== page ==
After five consecutive weekends of declining case numbers, Spain’s Health Ministry reported a jump in coronavirus infections on Monday.
Between Friday and Monday, the country detected 21,309 new infections. For the previous weekend, the number was 17,681.
“We’re in a delicate situation. We hope there won’t be big increases, but we can’t rule them out,” chief epidemiologist Fernando Simon told a press conference on Monday.
Unlike many other European countries, most of Spain plans to relax restrictions to facilitate Christmas celebrations. The Health Ministry currently recommends pushing back curfew until 1:30 a.m. and allowing gatherings of up to 10 people on festive days.
Regional governments have also agreed to allow people to travel to see family and friends.
A vaccination campaign, which Spain’s Health Minister Salvador Illa said is likely to begin the first week of January, could also be negatively affected by a third wave that causes more infections, Simon warned.
He pointed out that the first vaccines expected to roll out in Spain will require two doses and several weeks to become fully effective.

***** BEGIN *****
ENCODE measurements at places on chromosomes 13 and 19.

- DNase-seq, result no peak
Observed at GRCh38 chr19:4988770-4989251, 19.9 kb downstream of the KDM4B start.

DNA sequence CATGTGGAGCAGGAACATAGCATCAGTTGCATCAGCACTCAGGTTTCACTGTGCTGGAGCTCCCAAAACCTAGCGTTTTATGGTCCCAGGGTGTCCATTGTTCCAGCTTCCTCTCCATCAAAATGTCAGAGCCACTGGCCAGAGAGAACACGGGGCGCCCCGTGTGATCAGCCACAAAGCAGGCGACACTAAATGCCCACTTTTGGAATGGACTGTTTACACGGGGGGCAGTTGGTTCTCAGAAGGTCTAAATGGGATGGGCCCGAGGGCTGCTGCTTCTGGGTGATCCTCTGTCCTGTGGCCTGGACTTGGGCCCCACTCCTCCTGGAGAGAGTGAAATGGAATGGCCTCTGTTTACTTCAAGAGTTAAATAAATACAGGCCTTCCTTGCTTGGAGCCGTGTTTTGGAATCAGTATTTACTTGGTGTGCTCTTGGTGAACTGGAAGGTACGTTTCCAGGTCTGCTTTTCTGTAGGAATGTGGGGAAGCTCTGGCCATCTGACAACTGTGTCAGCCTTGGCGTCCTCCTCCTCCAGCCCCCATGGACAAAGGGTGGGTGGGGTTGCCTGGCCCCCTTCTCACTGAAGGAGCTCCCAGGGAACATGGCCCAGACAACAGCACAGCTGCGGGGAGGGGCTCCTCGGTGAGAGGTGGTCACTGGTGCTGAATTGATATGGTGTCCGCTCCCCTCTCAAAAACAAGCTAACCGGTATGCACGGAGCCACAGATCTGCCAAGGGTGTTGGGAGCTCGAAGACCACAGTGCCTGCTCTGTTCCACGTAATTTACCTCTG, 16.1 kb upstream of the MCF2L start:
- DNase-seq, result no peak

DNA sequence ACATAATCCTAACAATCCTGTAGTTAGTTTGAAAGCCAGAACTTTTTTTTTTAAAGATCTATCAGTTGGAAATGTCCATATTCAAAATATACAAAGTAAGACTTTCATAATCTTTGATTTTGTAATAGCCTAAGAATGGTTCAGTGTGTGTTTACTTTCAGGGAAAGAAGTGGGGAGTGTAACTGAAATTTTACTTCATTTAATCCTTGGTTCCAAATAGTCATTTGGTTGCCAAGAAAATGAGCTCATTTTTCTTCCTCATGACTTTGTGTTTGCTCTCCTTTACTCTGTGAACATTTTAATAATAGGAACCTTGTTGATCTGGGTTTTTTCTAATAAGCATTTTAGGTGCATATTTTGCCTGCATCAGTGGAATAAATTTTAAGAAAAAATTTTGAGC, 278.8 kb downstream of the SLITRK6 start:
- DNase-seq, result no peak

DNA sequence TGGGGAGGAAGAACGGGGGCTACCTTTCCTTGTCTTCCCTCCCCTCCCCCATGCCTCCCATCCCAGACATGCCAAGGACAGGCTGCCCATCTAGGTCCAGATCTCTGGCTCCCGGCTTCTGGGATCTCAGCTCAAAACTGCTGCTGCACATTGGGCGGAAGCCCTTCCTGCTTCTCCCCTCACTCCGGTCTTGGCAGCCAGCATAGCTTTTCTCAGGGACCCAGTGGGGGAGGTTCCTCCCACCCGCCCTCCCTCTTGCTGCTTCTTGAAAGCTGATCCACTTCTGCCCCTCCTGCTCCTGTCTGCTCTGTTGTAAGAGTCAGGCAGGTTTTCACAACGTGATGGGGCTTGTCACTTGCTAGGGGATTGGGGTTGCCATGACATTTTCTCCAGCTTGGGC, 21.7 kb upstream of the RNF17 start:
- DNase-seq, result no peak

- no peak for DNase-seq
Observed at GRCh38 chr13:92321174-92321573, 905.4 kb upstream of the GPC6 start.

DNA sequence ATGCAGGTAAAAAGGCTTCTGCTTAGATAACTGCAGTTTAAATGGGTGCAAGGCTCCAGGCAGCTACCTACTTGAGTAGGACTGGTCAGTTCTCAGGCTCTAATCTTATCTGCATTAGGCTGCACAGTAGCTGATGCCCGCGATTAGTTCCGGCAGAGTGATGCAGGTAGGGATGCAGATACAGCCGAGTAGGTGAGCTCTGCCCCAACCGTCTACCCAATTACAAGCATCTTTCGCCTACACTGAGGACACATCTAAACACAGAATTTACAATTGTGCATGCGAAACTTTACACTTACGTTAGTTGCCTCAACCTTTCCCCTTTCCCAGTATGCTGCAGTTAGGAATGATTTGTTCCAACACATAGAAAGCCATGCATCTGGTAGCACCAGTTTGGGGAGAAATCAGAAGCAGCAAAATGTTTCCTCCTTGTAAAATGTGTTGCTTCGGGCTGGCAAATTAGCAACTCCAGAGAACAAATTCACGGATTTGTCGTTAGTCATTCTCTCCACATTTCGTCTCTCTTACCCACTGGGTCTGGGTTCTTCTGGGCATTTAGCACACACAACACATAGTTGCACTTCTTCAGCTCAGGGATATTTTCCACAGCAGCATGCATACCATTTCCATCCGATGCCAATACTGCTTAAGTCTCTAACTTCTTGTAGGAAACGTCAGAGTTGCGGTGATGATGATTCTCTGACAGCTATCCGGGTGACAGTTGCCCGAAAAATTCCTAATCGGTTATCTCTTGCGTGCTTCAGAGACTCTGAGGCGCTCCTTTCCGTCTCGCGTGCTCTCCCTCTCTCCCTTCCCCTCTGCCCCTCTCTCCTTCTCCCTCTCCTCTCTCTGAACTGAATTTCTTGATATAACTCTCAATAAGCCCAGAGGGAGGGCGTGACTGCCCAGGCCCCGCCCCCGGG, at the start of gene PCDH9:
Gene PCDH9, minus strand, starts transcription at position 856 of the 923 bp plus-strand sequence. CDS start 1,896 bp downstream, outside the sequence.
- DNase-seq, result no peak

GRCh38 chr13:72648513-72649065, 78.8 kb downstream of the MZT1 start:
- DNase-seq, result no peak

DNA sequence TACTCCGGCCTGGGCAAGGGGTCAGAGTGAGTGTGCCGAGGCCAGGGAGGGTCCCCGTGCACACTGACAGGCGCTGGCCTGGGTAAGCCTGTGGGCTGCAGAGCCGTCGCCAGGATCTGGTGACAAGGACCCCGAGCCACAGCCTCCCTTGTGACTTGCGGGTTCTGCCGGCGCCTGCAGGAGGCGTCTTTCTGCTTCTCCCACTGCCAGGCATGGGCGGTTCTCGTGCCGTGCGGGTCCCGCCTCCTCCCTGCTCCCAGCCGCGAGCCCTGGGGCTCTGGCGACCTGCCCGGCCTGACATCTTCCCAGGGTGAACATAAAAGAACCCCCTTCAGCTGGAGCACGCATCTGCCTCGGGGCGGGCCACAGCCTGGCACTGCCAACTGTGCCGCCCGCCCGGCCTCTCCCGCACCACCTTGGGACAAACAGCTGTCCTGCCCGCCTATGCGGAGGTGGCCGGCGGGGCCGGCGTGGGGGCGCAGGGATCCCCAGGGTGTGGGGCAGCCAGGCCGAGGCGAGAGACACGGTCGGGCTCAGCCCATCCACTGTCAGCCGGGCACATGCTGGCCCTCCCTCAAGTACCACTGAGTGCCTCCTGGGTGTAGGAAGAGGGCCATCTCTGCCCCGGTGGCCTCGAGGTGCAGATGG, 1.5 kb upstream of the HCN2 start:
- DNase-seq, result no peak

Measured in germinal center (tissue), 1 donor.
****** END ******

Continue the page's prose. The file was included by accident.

“If people develop serious disease after receiving the first dose but before they have the expected protection, this could generate an important perception problem around the vaccine’s efficacy. That’s why it would be ideal to reduce the infection rate before then.”
Simon also warned that the number of COVID-19 patients in hospitals remains high and the healthcare system could quickly become overwhelmed if cases continue to spike.
On Monday, the Health Ministry reported a slight increase in hospitalizations for the first time in weeks. COVID-19 patients are currently using 10% of all the country’s hospital beds and 22% of intensive care units.
Despite a drop in new infections, the number of deaths has remained at a relatively high plateau over the last month. Another 389 people in Spain were reported to have lost their lives to COVID-19 this weekend, bringing the official death toll to beyond 48,000.
Meanwhile on Monday, Asturias became the last Spanish region to re-open the hospitality sector, and Catalan malls opened their doors for the first time in weeks.
Generally, restrictions across Spain have been increasingly relaxed over recent weeks, although officials announced a number of stricter conditions for the island of Mallorca that will last through the holiday season.
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